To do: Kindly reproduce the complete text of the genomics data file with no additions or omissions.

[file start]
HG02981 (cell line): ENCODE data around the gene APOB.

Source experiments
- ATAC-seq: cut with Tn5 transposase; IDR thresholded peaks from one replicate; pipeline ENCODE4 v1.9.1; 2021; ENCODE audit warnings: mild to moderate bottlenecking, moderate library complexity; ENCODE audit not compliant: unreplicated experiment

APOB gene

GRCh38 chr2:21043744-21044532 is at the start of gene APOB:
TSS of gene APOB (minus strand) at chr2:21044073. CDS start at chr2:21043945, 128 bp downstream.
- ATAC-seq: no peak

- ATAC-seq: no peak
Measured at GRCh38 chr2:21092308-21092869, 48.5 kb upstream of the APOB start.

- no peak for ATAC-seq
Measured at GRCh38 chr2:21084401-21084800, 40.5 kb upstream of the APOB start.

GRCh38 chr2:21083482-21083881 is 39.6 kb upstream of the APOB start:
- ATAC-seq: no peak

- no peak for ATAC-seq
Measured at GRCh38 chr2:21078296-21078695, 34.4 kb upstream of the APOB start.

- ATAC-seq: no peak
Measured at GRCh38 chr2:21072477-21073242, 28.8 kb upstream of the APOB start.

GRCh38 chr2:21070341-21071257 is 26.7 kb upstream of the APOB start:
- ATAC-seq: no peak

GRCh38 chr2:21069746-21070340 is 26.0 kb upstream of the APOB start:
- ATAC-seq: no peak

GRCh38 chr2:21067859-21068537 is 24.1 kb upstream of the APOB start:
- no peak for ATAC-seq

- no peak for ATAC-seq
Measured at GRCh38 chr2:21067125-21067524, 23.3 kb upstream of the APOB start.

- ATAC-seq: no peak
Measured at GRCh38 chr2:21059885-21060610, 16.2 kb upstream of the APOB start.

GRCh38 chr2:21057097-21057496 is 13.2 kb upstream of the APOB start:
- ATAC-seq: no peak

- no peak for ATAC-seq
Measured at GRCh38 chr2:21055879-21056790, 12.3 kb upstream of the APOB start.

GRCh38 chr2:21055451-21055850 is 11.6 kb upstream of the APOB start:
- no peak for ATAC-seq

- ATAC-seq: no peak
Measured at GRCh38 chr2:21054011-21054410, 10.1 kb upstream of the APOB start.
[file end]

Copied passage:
HG02981 (cell line): ENCODE data around the gene APOB.

Source experiments
- ATAC-seq: cut with Tn5 transposase; IDR thresholded peaks from one replicate; pipeline ENCODE4 v1.9.1; 2021; ENCODE audit warnings: mild to moderate bottlenecking, moderate library complexity; ENCODE audit not compliant: unreplicated experiment

APOB gene

GRCh38 chr2:21043744-21044532 is at the start of gene APOB:
TSS of gene APOB (minus strand) at chr2:21044073. CDS start at chr2:21043945, 128 bp downstream.
- ATAC-seq: no peak

- ATAC-seq: no peak
Measured at GRCh38 chr2:21092308-21092869, 48.5 kb upstream of the APOB start.

- no peak for ATAC-seq
Measured at GRCh38 chr2:21084401-21084800, 40.5 kb upstream of the APOB start.

GRCh38 chr2:21083482-21083881 is 39.6 kb upstream of the APOB start:
- ATAC-seq: no peak

- no peak for ATAC-seq
Measured at GRCh38 chr2:21078296-21078695, 34.4 kb upstream of the APOB start.

- ATAC-seq: no peak
Measured at GRCh38 chr2:21072477-21073242, 28.8 kb upstream of the APOB start.

GRCh38 chr2:21070341-21071257 is 26.7 kb upstream of the APOB start:
- ATAC-seq: no peak

GRCh38 chr2:21069746-21070340 is 26.0 kb upstream of the APOB start:
- ATAC-seq: no peak

GRCh38 chr2:21067859-21068537 is 24.1 kb upstream of the APOB start:
- no peak for ATAC-seq

- no peak for ATAC-seq
Measured at GRCh38 chr2:21067125-21067524, 23.3 kb upstream of the APOB start.

- ATAC-seq: no peak
Measured at GRCh38 chr2:21059885-21060610, 16.2 kb upstream of the APOB start.

GRCh38 chr2:21057097-21057496 is 13.2 kb upstream of the APOB start:
- ATAC-seq: no peak

- no peak for ATAC-seq
Measured at GRCh38 chr2:21055879-21056790, 12.3 kb upstream of the APOB start.

GRCh38 chr2:21055451-21055850 is 11.6 kb upstream of the APOB start:
- no peak for ATAC-seq

- ATAC-seq: no peak
Measured at GRCh38 chr2:21054011-21054410, 10.1 kb upstream of the APOB start.